A: It was incredibly detailed and labour-intensive, but also very satisfying – the more I looked, the more I found. I researched the family history of all the characters, researched the town of Bromley, the topography in 1843 – to the extent that, using several sources, I was able to work out where everyone lived – bearing in mind that full addresses were only provided in the census from the 1851. There will, of course, be things I have missed.
There were some things I discovered that I had to leave out of the book (it’s pretty big as it is).
One of them was a strange incident that was reported at the inquest: Miss Williams, Harriet’s friend and companion, stated that Harriet had previously shared a bed with a woman called Mrs. Simpson, and that Harriet had awoken one morning and found Mrs. Simpson dead in bed beside her, and that she had been much affected by it. I am consumed with curiosity about Mrs. Simpson and have found nothing else about this incident anywhere – but it did not seem to have any bearing on Harriet’s murder, so I left it out completely.
Q: What do you think Harriet's story says about the role of women in 19th century England?
A: At the time of her death, Harriet was 23 years old, a schoolteacher and a woman of respectable parentage. She was very religious, and worshipped at the Congregational Chapel in Bromley sometimes three times a day.
And yet her post-mortem revealed that she had swallowed a large quantity of prussic acid, and that she had been around six months pregnant at the time of her death. She had told nobody of her condition, and it seemed likely to the coroner that it had led to her murder.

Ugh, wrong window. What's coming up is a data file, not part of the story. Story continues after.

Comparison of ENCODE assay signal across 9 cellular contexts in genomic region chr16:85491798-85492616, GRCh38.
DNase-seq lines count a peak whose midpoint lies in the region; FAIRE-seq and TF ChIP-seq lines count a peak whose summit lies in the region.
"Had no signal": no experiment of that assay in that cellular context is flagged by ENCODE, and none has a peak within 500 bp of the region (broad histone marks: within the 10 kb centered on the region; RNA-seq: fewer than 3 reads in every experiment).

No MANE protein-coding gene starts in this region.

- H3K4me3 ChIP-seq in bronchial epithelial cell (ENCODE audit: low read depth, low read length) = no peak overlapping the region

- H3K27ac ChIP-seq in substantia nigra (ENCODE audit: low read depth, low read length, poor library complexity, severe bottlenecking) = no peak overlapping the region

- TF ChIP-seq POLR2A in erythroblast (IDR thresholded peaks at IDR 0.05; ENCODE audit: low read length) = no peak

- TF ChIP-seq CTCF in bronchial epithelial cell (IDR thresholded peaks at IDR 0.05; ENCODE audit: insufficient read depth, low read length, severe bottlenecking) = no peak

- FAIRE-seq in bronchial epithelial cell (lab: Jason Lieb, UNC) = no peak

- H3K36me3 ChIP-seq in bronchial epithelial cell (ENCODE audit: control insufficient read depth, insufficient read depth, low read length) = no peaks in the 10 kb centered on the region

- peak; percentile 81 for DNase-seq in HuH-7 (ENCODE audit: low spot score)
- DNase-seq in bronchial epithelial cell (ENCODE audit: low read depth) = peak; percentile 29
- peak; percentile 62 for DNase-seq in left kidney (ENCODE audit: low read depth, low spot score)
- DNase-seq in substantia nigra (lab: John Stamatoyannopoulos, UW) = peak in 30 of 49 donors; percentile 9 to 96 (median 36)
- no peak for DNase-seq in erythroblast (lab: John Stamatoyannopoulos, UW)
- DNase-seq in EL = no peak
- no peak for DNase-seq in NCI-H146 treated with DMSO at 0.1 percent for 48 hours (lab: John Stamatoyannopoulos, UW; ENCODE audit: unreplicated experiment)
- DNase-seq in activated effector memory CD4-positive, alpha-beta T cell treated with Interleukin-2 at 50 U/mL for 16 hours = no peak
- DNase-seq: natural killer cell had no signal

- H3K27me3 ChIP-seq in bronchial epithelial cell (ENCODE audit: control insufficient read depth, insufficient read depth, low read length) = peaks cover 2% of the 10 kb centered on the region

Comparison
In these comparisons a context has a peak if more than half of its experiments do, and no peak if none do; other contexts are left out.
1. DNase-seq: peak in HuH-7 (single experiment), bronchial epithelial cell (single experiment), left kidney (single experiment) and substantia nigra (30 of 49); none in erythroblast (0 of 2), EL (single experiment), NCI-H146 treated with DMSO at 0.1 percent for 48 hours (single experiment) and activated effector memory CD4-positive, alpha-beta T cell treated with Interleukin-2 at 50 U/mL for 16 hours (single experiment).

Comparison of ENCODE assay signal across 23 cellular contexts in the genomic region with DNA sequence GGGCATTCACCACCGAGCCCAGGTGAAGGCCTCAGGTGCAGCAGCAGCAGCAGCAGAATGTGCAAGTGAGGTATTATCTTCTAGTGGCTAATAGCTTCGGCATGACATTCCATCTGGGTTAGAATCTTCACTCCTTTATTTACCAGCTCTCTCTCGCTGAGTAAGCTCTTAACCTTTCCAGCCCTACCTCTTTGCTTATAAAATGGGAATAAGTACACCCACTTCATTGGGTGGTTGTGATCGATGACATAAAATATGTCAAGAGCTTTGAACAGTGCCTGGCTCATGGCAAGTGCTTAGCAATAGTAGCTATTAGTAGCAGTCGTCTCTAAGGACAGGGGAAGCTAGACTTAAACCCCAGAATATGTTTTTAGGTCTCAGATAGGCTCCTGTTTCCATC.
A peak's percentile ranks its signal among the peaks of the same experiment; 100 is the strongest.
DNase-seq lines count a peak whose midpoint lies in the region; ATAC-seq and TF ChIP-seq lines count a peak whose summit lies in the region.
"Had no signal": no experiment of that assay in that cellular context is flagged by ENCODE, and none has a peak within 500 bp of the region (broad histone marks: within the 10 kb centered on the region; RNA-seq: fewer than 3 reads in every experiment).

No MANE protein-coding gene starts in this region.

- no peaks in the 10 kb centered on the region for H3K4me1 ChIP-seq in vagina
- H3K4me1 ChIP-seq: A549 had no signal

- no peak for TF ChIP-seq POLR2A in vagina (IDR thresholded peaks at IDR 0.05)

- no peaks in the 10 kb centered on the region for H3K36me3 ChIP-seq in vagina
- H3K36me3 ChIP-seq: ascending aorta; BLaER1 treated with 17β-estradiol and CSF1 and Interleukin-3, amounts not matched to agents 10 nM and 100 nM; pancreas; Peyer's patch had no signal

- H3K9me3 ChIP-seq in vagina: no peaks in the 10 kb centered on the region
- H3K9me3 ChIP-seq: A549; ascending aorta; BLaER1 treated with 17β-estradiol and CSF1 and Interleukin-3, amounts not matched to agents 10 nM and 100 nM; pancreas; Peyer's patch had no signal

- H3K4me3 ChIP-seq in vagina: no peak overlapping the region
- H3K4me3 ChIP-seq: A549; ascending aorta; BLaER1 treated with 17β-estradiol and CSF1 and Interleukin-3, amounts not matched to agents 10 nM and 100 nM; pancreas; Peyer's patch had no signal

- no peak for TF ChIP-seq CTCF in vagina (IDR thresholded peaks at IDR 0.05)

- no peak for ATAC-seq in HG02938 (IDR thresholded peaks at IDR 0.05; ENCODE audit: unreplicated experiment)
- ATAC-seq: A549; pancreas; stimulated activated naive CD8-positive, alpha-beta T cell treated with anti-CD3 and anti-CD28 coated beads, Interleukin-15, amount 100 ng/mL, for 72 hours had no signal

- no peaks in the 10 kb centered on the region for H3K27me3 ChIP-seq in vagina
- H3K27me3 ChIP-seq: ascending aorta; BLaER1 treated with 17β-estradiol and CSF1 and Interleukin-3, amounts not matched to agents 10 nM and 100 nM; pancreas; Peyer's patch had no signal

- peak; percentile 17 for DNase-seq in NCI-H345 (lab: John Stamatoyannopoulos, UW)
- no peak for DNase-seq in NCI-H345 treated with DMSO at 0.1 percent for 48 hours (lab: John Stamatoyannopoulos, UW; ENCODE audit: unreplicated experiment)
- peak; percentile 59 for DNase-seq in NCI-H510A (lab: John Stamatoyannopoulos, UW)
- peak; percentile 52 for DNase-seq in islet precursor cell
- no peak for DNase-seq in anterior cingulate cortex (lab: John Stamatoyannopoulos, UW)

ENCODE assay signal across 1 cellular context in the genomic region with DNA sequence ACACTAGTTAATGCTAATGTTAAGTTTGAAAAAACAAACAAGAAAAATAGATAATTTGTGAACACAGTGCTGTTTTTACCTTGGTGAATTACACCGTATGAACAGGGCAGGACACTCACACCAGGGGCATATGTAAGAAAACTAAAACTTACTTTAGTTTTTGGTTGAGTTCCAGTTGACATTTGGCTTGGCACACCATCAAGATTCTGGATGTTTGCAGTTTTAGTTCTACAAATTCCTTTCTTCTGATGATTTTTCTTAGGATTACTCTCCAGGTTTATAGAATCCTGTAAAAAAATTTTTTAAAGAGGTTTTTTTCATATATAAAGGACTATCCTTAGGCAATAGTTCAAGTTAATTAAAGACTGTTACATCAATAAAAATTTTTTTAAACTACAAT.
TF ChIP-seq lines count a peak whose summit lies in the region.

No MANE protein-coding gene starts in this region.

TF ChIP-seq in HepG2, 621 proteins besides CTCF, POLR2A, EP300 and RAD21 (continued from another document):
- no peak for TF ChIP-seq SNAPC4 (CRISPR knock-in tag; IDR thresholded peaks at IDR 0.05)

If Harriet had lived in 21st century Britain, her “condition” as an unmarried pregnant woman might have been awkward, but she would have had several options before her and it would have been unlikely to result in her brutal murder, and scandalised reports in the national press.
We have no way of knowing who the father of Harriet’s son was, nor whether the pregnancy was caused by consensual sex, because she trusted nobody well enough to talk about it. And Harriet is just one of so many women, silenced by history, unheard, voiceless.
I wanted her to be heard, and remembered, as a Victorian woman - but in some ways Harriet’s story is just as relevant today. Women are still subjected to sexual violence, still expected to take all responsibility for pregnancy, and still silenced by men. We have come so far, and we still have such a long way to go.
Q: What are you working on now?
A: In the course of my research, I came across another case involving one of the suspects for Harriet’s murder. It’s not a murder – but it is certainly nefarious and just as intriguing: another case of a troublesome woman silenced by men!
Q: Anything else we should know?
A: I think the real Harriet would be astonished to learn that people all around the world have heard of her, and have learned about what happened to her. Of course, all the documents I used to research Harriet’s case are in the public domain, and many of them are available online. I hope people do look her up, and find the same evidence I did, and maybe work things out for themselves.
--Interview with Deborah Kalb